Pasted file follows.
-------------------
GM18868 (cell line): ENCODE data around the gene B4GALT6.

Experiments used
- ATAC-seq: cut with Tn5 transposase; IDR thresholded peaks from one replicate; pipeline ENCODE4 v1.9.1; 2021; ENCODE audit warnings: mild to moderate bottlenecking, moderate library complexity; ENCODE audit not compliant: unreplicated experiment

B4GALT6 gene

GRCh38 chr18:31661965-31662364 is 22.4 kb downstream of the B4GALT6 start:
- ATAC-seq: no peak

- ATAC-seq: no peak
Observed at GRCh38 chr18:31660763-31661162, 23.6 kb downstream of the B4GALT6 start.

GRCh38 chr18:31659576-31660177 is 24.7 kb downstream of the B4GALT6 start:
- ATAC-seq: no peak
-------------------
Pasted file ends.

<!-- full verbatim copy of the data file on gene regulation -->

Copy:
GM18868 (cell line): ENCODE data around the gene B4GALT6.

Experiments used
- ATAC-seq: cut with Tn5 transposase; IDR thresholded peaks from one replicate; pipeline ENCODE4 v1.9.1; 2021; ENCODE audit warnings: mild to moderate bottlenecking, moderate library complexity; ENCODE audit not compliant: unreplicated experiment

B4GALT6 gene

GRCh38 chr18:31661965-31662364 is 22.4 kb downstream of the B4GALT6 start:
- ATAC-seq: no peak

- ATAC-seq: no peak
Observed at GRCh38 chr18:31660763-31661162, 23.6 kb downstream of the B4GALT6 start.

GRCh38 chr18:31659576-31660177 is 24.7 kb downstream of the B4GALT6 start:
- ATAC-seq: no peak